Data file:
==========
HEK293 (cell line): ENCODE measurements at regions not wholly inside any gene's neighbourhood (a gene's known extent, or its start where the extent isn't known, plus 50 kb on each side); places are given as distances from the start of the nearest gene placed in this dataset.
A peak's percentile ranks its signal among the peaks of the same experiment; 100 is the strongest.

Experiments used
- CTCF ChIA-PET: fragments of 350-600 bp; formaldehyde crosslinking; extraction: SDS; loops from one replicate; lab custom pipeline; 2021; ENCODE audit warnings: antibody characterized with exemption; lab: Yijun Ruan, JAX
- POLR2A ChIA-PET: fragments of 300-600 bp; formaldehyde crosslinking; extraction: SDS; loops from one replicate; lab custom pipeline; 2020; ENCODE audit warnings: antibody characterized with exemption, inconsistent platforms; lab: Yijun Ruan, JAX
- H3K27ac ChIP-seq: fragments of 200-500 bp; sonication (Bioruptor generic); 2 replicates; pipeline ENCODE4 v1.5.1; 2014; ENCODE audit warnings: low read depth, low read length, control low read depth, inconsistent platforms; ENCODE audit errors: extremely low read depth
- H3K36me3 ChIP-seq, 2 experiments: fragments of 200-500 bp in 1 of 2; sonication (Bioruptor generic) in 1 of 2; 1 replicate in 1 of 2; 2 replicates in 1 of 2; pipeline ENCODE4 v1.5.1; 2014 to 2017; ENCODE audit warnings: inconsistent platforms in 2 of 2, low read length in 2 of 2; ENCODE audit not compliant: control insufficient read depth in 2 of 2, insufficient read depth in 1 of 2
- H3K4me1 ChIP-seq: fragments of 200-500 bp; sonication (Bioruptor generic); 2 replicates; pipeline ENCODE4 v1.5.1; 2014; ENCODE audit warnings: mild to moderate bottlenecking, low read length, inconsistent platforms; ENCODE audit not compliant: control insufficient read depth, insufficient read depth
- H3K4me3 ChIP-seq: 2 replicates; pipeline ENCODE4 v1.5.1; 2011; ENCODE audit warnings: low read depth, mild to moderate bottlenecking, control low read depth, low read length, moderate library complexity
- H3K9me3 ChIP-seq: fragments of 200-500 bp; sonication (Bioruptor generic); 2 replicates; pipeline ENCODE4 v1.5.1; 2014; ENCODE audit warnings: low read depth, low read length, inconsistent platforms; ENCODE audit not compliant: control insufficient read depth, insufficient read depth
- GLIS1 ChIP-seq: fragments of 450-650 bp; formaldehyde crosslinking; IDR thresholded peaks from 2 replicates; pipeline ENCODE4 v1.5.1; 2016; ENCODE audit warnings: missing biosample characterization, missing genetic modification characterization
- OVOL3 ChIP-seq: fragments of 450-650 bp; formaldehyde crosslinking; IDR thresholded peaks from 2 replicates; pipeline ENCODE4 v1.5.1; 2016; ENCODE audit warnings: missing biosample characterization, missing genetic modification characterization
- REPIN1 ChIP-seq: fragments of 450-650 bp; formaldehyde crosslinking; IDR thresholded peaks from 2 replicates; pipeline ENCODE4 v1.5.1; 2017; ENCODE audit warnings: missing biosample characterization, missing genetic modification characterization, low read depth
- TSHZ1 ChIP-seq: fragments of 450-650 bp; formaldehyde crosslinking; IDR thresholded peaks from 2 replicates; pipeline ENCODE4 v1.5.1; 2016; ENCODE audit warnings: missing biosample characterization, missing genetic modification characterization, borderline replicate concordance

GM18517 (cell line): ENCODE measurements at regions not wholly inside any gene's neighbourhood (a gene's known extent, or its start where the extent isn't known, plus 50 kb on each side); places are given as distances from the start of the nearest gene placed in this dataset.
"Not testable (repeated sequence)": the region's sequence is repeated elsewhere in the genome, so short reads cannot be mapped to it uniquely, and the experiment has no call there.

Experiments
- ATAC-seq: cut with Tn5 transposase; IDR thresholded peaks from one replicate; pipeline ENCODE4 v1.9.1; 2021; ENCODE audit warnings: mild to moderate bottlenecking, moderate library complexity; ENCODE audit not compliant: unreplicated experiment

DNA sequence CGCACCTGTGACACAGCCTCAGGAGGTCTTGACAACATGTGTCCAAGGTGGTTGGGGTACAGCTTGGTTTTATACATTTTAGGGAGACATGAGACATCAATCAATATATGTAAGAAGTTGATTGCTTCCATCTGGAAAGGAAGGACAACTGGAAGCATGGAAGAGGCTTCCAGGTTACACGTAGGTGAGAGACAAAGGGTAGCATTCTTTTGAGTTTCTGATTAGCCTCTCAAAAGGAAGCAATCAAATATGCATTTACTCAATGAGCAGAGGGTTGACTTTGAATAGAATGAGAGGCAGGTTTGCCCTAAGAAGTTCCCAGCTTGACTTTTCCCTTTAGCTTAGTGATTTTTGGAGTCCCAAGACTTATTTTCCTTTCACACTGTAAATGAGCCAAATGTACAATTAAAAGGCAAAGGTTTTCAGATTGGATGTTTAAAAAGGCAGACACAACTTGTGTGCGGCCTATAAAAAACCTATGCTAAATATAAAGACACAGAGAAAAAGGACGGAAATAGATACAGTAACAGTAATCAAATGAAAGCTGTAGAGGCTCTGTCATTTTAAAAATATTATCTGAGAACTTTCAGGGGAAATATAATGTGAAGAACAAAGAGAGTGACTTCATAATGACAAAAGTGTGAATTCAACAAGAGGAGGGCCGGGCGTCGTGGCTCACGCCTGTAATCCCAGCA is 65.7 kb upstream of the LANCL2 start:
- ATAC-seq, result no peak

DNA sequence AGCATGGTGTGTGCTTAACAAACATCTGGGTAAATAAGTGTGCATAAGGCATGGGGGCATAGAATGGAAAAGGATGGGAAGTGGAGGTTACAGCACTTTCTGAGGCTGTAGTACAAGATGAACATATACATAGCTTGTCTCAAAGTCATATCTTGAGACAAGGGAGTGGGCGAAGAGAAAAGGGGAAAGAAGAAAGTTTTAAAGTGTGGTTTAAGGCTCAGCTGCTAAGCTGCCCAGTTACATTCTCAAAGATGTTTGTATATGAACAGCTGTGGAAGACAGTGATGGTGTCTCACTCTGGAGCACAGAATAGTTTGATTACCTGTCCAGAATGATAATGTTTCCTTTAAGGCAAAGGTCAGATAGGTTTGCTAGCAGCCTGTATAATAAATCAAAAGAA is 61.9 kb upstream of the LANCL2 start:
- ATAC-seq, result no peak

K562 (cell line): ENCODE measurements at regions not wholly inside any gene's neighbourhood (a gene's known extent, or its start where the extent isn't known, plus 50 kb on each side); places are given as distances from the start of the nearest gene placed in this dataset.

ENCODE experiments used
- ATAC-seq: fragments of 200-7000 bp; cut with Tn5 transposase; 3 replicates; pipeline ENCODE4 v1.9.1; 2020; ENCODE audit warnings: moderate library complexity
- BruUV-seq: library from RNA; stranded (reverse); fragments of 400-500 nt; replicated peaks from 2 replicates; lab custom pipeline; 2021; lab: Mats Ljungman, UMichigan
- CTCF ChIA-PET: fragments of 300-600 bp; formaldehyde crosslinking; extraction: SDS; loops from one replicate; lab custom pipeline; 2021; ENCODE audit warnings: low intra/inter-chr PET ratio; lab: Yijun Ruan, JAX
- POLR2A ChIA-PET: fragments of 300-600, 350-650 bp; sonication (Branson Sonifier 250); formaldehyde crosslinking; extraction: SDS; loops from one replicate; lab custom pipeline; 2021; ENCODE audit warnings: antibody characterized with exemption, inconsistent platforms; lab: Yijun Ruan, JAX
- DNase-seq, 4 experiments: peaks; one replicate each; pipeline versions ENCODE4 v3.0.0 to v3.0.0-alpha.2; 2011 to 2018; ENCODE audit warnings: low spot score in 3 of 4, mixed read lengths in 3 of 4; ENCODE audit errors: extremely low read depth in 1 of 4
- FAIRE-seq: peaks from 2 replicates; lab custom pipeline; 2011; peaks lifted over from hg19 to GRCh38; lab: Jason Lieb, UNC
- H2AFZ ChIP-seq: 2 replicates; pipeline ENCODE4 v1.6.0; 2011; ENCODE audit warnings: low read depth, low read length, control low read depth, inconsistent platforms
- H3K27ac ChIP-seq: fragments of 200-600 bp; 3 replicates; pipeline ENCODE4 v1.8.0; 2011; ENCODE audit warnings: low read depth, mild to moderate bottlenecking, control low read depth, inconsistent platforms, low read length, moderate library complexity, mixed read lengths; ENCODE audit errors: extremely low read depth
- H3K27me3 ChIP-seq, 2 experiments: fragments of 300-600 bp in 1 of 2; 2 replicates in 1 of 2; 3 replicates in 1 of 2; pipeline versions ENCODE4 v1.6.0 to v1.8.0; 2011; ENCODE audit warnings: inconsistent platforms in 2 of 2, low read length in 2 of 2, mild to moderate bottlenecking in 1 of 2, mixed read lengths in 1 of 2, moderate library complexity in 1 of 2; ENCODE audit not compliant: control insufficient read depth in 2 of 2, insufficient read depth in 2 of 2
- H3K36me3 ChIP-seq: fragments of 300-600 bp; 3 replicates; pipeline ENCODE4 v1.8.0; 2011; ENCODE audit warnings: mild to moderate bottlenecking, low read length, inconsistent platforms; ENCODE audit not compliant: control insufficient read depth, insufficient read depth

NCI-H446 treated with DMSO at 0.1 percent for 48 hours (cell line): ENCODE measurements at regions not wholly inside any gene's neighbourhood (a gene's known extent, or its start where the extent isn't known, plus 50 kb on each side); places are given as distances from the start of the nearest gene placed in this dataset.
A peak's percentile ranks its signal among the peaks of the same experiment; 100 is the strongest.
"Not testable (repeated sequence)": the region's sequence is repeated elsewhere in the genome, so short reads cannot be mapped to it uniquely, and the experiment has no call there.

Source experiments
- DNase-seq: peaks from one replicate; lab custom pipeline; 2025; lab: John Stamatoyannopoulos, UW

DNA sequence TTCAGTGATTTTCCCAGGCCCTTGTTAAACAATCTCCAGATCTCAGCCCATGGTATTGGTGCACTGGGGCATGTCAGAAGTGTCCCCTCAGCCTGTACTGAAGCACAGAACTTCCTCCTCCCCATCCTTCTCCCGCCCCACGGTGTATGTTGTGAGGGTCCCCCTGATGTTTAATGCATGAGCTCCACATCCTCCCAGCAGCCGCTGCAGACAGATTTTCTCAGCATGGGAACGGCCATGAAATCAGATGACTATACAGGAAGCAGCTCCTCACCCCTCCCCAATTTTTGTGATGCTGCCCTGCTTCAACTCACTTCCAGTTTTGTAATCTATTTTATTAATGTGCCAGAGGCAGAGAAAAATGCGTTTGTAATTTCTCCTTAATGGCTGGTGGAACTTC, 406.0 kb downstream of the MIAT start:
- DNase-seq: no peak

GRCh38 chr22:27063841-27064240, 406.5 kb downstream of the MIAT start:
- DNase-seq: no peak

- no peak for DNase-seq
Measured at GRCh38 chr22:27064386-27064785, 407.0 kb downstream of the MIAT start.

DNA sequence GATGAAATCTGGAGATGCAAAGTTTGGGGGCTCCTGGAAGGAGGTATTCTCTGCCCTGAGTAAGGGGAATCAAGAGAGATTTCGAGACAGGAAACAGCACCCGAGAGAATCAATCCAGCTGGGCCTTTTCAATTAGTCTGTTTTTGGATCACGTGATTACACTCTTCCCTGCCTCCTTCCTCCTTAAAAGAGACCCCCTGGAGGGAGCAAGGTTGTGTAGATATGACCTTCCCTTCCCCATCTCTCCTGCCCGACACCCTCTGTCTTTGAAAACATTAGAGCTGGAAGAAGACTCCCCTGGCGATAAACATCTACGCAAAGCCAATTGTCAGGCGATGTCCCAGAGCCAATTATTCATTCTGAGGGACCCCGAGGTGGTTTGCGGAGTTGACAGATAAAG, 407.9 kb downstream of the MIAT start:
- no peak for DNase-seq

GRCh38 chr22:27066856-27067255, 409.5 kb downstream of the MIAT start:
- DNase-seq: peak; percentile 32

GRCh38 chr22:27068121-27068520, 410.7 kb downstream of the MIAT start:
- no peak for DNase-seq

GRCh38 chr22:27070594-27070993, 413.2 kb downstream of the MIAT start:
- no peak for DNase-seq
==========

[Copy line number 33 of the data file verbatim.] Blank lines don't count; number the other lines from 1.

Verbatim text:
- H3K27me3 ChIP-seq, 2 experiments: fragments of 300-600 bp in 1 of 2; 2 replicates in 1 of 2; 3 replicates in 1 of 2; pipeline versions ENCODE4 v1.6.0 to v1.8.0; 2011; ENCODE audit warnings: inconsistent platforms in 2 of 2, low read length in 2 of 2, mild to moderate bottlenecking in 1 of 2, mixed read lengths in 1 of 2, moderate library complexity in 1 of 2; ENCODE audit not compliant: control insufficient read depth in 2 of 2, insufficient read depth in 2 of 2